Karin Stanton | Hawaii 24/7
Shizuko ‘Mary’ Teshima, island treasure and restauranteur, died Oct. 22 at home in Honalo. She was 106.
Teshima was recipient of the 2009 Women’s Hall of Fame award, given by the county Committee on the Status of Women. A life-long member of the Kona Hiroshima Kenjin Kai club, Teshima also was honored by the Japanese government for being a centenarian.
Born June 24, 1907 to Goichi and Kiku Hanato, Teshima lived for decades in her home behind the family restaurant and continued to welcome diners well past the age when most people retire.
In 1929, Teshima and her late husband Fumio ‘Harry’ Teshima opened a general store in South Kona, aptly named F. Teshima Store.
In a 1991 interview with Kona Historical Society, Teshima explained how she was drawn to serving up food.
“To begin with I had the store. It was kinda boring, and I wanted to do something to keep me real busy. So, I decided … to run up to the church [when] they had classes in cooking. So, I said, oh, I must like this work. I started with an ice cream parlor at first ‘cause I had general merchandise. People, when they came to buy something, wanted to eat, and that’s how I got into food, too. I had two tables, one dozen ice cream spoons, one bamboo ice cream scoop, and the glasses. We made our own ice cream. Our ice used to come from Hilo. We bought 100 lbs. and we packed it in the coffee skins, in the box, and we made ice cream the night before after we closed the store. In the morning it was ready and we packed it in ice with salt, but there was no electricity anyway, so we did it the hard way.”
The store evolved into a saimin shop, then a hamburger stand, which fed hungry GIs stationed in Hawaii during World War II. Finally, in the late 1950s, the general store / hamburger stand blossomed into Teshima’s Restaurant.
For nearly 70 years, Teshima’s Restaurant has been a ‘must go’ on visitors’ lists and a favorite for generations of Big Island residents.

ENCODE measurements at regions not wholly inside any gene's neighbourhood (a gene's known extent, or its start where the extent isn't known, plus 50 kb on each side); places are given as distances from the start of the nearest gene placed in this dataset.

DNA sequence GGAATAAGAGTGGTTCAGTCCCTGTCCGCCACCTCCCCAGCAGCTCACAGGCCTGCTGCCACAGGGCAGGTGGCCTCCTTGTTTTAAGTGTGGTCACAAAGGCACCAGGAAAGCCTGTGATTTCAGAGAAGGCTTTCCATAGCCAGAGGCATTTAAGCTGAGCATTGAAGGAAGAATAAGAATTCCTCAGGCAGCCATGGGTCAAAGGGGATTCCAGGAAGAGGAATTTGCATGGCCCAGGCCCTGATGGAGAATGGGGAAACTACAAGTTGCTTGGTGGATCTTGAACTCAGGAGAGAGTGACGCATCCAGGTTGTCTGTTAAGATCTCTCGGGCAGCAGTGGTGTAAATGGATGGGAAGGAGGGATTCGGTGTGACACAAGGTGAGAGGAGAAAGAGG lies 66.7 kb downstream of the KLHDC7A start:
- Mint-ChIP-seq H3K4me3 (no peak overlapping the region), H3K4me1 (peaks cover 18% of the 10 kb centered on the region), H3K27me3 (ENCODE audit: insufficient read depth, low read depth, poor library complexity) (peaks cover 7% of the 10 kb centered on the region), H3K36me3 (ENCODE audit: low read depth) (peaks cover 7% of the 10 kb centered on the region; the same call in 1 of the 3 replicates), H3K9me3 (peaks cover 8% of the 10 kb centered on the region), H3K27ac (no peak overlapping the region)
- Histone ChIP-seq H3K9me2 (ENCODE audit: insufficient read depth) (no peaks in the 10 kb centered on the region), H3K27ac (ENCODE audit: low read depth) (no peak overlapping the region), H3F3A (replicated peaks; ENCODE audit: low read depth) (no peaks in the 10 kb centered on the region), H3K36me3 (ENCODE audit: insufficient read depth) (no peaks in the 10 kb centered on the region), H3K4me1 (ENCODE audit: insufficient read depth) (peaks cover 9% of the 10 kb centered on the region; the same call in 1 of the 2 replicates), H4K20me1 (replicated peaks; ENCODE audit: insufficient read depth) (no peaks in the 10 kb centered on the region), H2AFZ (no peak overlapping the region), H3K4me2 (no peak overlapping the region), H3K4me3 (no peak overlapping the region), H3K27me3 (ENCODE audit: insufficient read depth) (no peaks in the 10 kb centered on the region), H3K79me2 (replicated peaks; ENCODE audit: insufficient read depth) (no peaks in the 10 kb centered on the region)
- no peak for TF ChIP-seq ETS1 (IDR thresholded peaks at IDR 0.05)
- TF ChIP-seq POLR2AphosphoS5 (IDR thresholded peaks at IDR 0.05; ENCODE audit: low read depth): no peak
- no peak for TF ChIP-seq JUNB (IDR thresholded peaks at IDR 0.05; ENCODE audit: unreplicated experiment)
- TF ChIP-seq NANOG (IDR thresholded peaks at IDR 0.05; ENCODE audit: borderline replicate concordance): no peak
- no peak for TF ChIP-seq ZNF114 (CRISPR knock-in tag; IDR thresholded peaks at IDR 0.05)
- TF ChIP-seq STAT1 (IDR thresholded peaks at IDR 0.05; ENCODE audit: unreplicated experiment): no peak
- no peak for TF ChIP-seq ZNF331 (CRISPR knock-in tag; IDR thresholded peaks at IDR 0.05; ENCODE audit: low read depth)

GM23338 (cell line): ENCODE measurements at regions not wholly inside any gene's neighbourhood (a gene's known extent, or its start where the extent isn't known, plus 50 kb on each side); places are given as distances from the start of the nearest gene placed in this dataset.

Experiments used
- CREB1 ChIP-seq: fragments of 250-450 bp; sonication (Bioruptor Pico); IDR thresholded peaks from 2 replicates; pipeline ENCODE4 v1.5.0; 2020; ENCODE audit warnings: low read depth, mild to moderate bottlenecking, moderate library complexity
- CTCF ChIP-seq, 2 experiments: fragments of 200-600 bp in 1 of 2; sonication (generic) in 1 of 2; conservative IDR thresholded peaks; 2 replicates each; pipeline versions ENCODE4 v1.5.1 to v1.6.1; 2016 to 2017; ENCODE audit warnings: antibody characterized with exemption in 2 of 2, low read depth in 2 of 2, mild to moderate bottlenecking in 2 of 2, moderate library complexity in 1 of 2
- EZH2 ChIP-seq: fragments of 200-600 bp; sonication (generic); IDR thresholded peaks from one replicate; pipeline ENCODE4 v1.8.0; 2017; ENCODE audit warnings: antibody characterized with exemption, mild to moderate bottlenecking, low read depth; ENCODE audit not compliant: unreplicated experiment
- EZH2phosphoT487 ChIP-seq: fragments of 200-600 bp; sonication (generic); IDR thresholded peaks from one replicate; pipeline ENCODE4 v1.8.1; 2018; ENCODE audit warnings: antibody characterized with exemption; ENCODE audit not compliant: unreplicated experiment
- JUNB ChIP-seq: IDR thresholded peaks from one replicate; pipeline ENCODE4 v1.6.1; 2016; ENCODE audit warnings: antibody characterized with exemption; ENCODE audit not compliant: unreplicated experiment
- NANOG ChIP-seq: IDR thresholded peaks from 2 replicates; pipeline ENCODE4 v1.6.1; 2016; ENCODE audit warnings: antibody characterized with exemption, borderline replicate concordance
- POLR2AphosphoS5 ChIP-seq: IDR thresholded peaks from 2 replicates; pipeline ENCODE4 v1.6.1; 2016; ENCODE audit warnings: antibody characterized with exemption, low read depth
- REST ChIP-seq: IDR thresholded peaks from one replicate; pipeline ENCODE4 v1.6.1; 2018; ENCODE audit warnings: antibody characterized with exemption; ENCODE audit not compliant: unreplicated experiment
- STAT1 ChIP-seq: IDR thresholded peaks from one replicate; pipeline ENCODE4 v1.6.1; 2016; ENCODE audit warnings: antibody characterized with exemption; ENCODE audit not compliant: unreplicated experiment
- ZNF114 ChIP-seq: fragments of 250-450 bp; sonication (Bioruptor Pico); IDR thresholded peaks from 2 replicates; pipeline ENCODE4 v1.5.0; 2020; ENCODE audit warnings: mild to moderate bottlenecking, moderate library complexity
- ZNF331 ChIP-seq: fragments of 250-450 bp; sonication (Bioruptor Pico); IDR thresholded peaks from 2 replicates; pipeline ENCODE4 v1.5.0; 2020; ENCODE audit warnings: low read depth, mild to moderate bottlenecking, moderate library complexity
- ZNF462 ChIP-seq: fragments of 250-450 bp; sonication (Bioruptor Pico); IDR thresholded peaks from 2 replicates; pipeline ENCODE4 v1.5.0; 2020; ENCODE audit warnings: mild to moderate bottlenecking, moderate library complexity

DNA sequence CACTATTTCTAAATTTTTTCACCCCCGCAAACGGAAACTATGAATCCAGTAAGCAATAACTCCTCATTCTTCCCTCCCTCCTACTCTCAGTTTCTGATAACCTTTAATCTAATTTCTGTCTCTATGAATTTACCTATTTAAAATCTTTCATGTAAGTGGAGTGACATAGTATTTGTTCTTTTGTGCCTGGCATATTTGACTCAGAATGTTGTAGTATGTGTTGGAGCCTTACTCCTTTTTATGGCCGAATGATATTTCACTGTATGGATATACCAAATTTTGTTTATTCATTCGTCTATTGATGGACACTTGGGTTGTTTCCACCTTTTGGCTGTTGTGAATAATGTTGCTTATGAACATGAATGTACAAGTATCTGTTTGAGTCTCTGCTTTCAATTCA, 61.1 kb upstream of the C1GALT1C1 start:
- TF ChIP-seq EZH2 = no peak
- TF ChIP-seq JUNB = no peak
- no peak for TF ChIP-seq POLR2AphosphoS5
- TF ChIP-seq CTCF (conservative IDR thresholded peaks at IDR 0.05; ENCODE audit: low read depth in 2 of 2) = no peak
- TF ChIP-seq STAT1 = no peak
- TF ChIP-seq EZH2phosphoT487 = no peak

Mayor Billy Kenoi, who proclaimed June 30, 2009 as “Shizuko Teshima Day,” paid tribute Wednesday to the isle icon.
“We mourn the passing of a true treasure of Hawaii Island. Our aloha goes out to the Teshima ohana,” he said. “I felt honored and privileged to have known such an amazing person who embodied the best of Hawaii – hardworking, kind, humble, generous, and a warm smile to all she came in contact with. We all will miss her deeply.”
Teshima also counted Hollywood stars and state leaders among her many fans and friends.
Sen. Mazie Hirono, who makes Teshima’s Restaurant a regular stop when visiting the Big Island, also said she was privileged to count Teshima as a friend.
“Hawaii has lost a true ambassador of aloha with the passing of my friend, ‘Grandma’ Mary Teshima,” she said.
“In all the years I had known her, Grandma Teshima was always warm, caring and energetic. Stopping by her iconic Teshima’s restaurant in Kona and enjoying comfort food, such as the famous tempura and udon, made me feel right at home,” Hirono said. “Grandma Teshima had been one of my strongest supporters throughout my career; making sure that I was doing OK and always encouraging me to ganbatte – To do my best, never give up! We will all miss Grandma Teshima. I extend my heartfelt condolences to the Teshima ohana.”